Take the 2-minute tour ×
Stack Overflow is a question and answer site for professional and enthusiast programmers. It's 100% free, no registration required.

My question is regarding the following for loop:

for v in x:

here if you print x you get [[1,2,3],[4,5,6]].. so the v changed is not really a reference to the list in x. But when you do something like the following:

for v in x:
  v[0]=0; v[1]=0; v[2] =0

then you get x as [[0,0,0],[0,0,0]]. This kinda gets difficult if the list inside x is quite long, and even doing something like this:

for v in x:
  for i in v:
    i = 0

will give me x as [[1,2,3],[4,5,6]]. My best bet is to use for i in xrange(0,3): v[i]=0 .. Though I'd still like to know what's going on here and what the other alternatives are when I have list of lists or more nested lists.

share|improve this question
add comment

2 Answers 2

up vote 7 down vote accepted

When python executes v = [0, 0, 0], it's

  1. Creating a new list object with three zeroes in it.
  2. Assigning a reference to the new list to a label called v

It doesn't matter if v was a reference to something else before.

If you want to change the contents of the list currently referenced by v, then you can't use the v = syntax. You must assign elements to it, like you mentioned, or use slice notation v[:] = as noted by Sven.

share|improve this answer
This is a better answer than Sven's because it attempts to explain a bit of what's happening, rather than just giving a recipe to be followed blindly. (At least, that is all I see in Sven's now; perhaps he will edit it.) –  John Y May 6 '11 at 21:48
Thanks for the explanation so far. So, we are able to mutate the list element v is pointing to in the loop body, using v[:] = ..., because this list element is a list itself. Now, if it would just be an integer or anything else than a list -- is there a way to mutate it without changing the loop header? –  Jan-Philip Gehrcke Sep 29 '11 at 14:22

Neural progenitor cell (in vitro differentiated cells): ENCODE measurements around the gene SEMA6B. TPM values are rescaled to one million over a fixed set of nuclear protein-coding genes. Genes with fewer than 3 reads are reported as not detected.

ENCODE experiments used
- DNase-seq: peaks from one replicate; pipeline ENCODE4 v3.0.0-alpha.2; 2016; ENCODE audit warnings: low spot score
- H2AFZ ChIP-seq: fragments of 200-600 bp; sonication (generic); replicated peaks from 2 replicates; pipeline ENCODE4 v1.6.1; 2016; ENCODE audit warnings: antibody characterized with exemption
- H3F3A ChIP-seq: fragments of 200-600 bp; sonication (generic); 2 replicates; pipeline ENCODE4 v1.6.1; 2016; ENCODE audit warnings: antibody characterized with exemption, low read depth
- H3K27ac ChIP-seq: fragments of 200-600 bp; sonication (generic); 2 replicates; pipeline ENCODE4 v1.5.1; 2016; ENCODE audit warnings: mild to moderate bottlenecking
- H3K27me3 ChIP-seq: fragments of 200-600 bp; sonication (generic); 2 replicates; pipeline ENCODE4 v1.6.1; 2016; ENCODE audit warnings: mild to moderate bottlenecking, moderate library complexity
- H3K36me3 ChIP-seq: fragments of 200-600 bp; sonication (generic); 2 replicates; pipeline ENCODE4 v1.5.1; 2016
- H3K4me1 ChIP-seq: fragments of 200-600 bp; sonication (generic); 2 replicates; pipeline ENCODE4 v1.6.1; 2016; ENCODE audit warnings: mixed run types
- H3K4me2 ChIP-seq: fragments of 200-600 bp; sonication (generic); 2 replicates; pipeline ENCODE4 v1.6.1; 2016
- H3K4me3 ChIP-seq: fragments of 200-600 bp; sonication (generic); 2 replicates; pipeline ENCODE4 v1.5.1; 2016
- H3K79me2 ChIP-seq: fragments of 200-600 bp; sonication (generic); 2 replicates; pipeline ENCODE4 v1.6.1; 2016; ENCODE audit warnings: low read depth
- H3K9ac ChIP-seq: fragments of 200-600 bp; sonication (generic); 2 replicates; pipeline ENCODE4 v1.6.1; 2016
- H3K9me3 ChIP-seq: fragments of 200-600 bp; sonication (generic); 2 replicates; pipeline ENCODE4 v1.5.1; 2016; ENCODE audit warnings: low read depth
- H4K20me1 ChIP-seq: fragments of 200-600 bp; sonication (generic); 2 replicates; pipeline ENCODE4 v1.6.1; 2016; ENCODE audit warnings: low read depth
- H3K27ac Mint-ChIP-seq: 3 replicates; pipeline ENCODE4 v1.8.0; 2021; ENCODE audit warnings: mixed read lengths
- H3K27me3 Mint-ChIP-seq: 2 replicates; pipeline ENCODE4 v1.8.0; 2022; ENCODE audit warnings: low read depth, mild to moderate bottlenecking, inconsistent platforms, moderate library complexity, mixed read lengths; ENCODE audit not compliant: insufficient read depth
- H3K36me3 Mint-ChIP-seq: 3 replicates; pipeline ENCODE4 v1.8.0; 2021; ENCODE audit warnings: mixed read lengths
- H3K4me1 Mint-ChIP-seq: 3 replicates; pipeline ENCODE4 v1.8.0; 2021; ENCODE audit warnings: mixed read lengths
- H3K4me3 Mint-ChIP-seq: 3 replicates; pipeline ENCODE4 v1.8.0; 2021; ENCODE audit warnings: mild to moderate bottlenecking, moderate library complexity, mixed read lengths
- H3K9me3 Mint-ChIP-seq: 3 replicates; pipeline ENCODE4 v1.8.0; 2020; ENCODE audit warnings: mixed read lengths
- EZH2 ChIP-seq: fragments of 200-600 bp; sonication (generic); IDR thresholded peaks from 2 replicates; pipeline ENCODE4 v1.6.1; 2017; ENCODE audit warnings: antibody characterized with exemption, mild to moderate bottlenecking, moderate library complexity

@Jan-PhilipGehrcke: Some types, such as int, are immutable. That means an instance of that type can never change its value. Common immutable types are numeric types, strings, and tuples. –  recursive Sep 29 '11 at 15:07
add comment
x = [[1,2,3],[4,5,6]]
for v in x:
    v[:] = [0,0,0]

should do the trick.

share|improve this answer
Nice :) ... I figured if I have x=[[1,2,3],[4,5,6]]; x=[x,x] .. then -i can use the same aproach at the end of my nested list.. like this: for v in x: for i in v: i[:]= [0,0,0] –  Jose May 6 '11 at 21:40
@user: Be careful. When you say x = [x, x], the two elements in the new list have the same identity, so any change you make to one, will affect the other. (in fact, there is only one) –  recursive May 6 '11 at 21:43
sorry I meant maybe x=[x[:],x[:]] .I was just lazy when creating the list of list of list of integers –  Jose May 6 '11 at 21:46
add comment

Your Answer


By posting your answer, you agree to the privacy policy and terms of service.

Not the answer you're looking for? Browse other questions tagged or ask your own question.